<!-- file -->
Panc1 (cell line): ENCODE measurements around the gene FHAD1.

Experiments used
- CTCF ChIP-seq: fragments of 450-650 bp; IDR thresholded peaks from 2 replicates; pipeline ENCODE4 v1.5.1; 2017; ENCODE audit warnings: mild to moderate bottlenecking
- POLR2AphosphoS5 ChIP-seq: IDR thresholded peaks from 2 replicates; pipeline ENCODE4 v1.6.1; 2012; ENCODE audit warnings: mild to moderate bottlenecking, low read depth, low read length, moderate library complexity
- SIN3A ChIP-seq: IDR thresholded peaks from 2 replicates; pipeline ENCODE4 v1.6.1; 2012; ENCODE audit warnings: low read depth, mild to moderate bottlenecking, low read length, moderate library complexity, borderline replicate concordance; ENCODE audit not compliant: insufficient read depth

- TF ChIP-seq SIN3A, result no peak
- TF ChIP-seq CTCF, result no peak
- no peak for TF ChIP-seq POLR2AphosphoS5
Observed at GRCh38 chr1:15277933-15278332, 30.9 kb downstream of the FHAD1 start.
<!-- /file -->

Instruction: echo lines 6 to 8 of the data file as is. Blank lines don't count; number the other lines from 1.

- TF ChIP-seq SIN3A, result no peak
- TF ChIP-seq CTCF, result no peak
- no peak for TF ChIP-seq POLR2AphosphoS5